Stressors in your other dog

So, what is it with your other dog that causes your dog to snap? It can be multiple reasons, but with the other stressors in the household it can lead your dog to become on edge. This can lead to your dog associating your other dog’s actions in a negative way. In other words, your other dog can become a stressor to your dog and this is why there is an aggressive reaction.

This sort of event can occur if your dog is lying chewing its chew happily and then your other dog comes along to say hi, or perhaps wanting your dog to play. Through mixed signals and misunderstanding this can lead your dog to become aggravated with your other dog because it thinks that your other dog is wanting to steal the chew, then leading to a possible fight. It doesn’t just have to be food though, this can be over a seat on the sofa or in the dog bed, or even over being in a position that is closer to you.

Pain stressor

A less obvious stressor to notice is if your dog is in pain. Having arthritis for example may lead to your dog being protective of themselves. This is common if you have a younger dog and an older dog, where the older dog becomes aggressive if your younger dog gets too close.

How to help your dogs to get along — Positive Reinforcement

In simple terms, you have to make your dogs associate each other with more positive qualities. If they are getting along nicely, reward them with tasty treats. Other ways you can do this is by you holding one of your dogs on a lead and your helper holding the other on a lead at a distance in which normally triggers a response from your dogs. When they notice each other both you and your helper can feed the dogs for a few seconds, and then get the helper to step out of sight with the other dog and make sure that both of you remove the food. Then when they step back in sight, feed them the food again and so on.

Once they do this well, you can keep them in sight longer by feeding them more treats and then taking the food away while they are both still in sight of each other, this encourages them to look at each other and when they do, give them the food again, you can then gradually decrease the distance between the dogs. You can also find activities that both dogs enjoy and can partake in together, for example a car ride, as long as you keep both dogs in seatbelts and at opposite ends of the car seat from each other. You can also walk them together, one at either side of you.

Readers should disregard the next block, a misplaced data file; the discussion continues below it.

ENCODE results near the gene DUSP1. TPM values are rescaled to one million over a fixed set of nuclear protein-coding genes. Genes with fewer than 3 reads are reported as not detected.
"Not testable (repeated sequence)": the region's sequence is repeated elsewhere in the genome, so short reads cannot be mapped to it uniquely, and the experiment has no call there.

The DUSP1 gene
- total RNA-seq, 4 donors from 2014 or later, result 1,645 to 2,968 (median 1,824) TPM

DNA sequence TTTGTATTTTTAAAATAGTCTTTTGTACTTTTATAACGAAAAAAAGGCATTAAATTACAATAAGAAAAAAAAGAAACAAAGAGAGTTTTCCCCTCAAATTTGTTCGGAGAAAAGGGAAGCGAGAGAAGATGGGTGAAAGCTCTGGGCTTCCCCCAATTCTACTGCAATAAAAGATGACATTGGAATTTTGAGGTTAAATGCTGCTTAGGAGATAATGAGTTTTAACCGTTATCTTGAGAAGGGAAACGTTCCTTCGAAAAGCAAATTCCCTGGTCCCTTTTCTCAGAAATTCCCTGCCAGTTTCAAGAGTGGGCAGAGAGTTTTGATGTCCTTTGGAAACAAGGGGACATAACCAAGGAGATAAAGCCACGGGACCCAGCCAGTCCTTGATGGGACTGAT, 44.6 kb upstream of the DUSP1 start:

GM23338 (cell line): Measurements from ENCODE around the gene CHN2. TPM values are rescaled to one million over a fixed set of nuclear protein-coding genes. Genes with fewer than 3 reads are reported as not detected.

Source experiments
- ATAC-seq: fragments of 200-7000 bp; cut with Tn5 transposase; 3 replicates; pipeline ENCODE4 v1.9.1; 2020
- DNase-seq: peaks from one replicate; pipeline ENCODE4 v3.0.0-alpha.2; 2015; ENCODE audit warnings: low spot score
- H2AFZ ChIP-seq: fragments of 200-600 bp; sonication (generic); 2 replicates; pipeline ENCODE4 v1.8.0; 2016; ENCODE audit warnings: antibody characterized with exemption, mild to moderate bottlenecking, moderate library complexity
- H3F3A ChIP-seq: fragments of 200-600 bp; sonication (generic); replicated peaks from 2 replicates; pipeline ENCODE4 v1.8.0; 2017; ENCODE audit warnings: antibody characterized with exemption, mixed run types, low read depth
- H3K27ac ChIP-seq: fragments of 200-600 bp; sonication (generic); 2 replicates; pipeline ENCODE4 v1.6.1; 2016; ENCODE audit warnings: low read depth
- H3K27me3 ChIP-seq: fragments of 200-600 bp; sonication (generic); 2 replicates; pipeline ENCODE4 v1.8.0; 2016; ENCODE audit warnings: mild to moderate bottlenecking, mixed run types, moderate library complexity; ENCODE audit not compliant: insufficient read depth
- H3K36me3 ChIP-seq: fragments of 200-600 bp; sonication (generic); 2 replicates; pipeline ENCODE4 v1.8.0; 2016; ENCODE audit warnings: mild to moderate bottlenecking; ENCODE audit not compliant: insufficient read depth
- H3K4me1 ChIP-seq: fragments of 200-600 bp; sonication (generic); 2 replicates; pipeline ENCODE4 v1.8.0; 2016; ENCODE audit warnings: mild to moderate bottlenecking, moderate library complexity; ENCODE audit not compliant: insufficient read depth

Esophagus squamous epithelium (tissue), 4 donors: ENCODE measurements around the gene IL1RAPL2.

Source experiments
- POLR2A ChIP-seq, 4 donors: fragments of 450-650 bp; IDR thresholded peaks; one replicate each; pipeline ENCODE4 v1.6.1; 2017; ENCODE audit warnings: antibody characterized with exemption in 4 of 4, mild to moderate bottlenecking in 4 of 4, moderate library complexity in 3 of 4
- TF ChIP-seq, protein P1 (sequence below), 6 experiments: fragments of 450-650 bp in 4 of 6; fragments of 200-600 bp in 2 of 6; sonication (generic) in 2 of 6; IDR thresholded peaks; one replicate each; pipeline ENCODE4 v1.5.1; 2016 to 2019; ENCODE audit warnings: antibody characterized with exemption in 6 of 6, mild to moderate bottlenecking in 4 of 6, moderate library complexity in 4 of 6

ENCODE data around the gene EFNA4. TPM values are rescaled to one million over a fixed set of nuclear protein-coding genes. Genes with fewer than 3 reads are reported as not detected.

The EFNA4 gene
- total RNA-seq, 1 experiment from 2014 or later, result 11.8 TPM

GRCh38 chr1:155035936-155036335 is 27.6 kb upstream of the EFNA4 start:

Eventually, when your dogs become more used to each other’s company, you can let them be in contact with each other. On first introducing them to each other, either make sure that they have muzzles on, or that there is a fence or gate between them.

Another way to prevent aggression is by removing the aggressive dog from the situation. So if you notice the signs that your dog is becoming stressed with the other dog, such as growling, then remove the aggressive dog as a sort of punishment. This will encourage them to not react in this way.

Another simple way of minimising aggression is through exercise, make sure that both your dogs are tired at the end of the day and this will mean that they have had plenty of energy burned off and will minimise their chances of being aggressive.

Some Dogs Unfortunately just Cannot Live together

If it is that you have two dogs that simply cannot stop fighting, it will create a seriously stressful environment for them and for you. A friend of mine had two Jack Russells that were brothers. Their fighting was so severe that when she got home she would find them both covered in blood. When separated, they would bit through gates and doors to get to each other to attack. The kindest thing that she did was rehome one of them and although it was a very sad and upsetting decision to have to make, in that situation it was for the best.

If you enjoyed this article you might also like to read about How to Stop Dogs from Fighting?

Hi I’m Amy — travel blogger, dog lover, digital marketer. I write mainly about Europe, Middle East and Southeast Asia. Getting into drones!